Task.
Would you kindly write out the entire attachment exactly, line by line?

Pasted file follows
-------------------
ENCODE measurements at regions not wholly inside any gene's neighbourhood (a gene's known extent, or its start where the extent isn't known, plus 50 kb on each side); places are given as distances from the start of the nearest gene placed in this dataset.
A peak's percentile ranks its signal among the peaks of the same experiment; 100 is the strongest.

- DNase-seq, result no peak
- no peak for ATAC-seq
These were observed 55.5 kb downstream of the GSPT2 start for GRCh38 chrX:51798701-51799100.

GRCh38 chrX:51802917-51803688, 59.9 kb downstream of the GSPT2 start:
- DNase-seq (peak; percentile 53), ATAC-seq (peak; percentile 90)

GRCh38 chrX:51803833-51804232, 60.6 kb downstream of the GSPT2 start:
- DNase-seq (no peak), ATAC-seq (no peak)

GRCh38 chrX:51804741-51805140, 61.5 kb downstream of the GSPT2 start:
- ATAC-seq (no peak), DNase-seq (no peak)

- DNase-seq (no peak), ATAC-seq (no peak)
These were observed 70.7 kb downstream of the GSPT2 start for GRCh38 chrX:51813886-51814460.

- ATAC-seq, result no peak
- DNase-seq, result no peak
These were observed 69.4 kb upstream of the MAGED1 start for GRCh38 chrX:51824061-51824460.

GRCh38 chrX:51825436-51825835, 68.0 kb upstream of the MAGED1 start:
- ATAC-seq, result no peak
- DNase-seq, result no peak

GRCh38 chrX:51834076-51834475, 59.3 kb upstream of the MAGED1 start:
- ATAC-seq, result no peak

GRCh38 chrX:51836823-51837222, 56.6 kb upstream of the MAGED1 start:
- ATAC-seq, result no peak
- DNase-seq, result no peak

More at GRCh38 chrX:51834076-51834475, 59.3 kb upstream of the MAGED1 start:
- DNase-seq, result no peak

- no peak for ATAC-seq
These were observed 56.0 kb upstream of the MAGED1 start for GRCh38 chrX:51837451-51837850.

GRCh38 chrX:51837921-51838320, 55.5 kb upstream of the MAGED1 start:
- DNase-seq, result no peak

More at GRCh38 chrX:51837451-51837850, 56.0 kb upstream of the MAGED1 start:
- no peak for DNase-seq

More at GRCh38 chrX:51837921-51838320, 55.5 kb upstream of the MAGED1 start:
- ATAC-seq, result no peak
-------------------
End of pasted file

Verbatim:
ENCODE measurements at regions not wholly inside any gene's neighbourhood (a gene's known extent, or its start where the extent isn't known, plus 50 kb on each side); places are given as distances from the start of the nearest gene placed in this dataset.
A peak's percentile ranks its signal among the peaks of the same experiment; 100 is the strongest.

- DNase-seq, result no peak
- no peak for ATAC-seq
These were observed 55.5 kb downstream of the GSPT2 start for GRCh38 chrX:51798701-51799100.

GRCh38 chrX:51802917-51803688, 59.9 kb downstream of the GSPT2 start:
- DNase-seq (peak; percentile 53), ATAC-seq (peak; percentile 90)

GRCh38 chrX:51803833-51804232, 60.6 kb downstream of the GSPT2 start:
- DNase-seq (no peak), ATAC-seq (no peak)

GRCh38 chrX:51804741-51805140, 61.5 kb downstream of the GSPT2 start:
- ATAC-seq (no peak), DNase-seq (no peak)

- DNase-seq (no peak), ATAC-seq (no peak)
These were observed 70.7 kb downstream of the GSPT2 start for GRCh38 chrX:51813886-51814460.

- ATAC-seq, result no peak
- DNase-seq, result no peak
These were observed 69.4 kb upstream of the MAGED1 start for GRCh38 chrX:51824061-51824460.

GRCh38 chrX:51825436-51825835, 68.0 kb upstream of the MAGED1 start:
- ATAC-seq, result no peak
- DNase-seq, result no peak

GRCh38 chrX:51834076-51834475, 59.3 kb upstream of the MAGED1 start:
- ATAC-seq, result no peak

GRCh38 chrX:51836823-51837222, 56.6 kb upstream of the MAGED1 start:
- ATAC-seq, result no peak
- DNase-seq, result no peak

More at GRCh38 chrX:51834076-51834475, 59.3 kb upstream of the MAGED1 start:
- DNase-seq, result no peak

- no peak for ATAC-seq
These were observed 56.0 kb upstream of the MAGED1 start for GRCh38 chrX:51837451-51837850.

GRCh38 chrX:51837921-51838320, 55.5 kb upstream of the MAGED1 start:
- DNase-seq, result no peak

More at GRCh38 chrX:51837451-51837850, 56.0 kb upstream of the MAGED1 start:
- no peak for DNase-seq

More at GRCh38 chrX:51837921-51838320, 55.5 kb upstream of the MAGED1 start:
- ATAC-seq, result no peak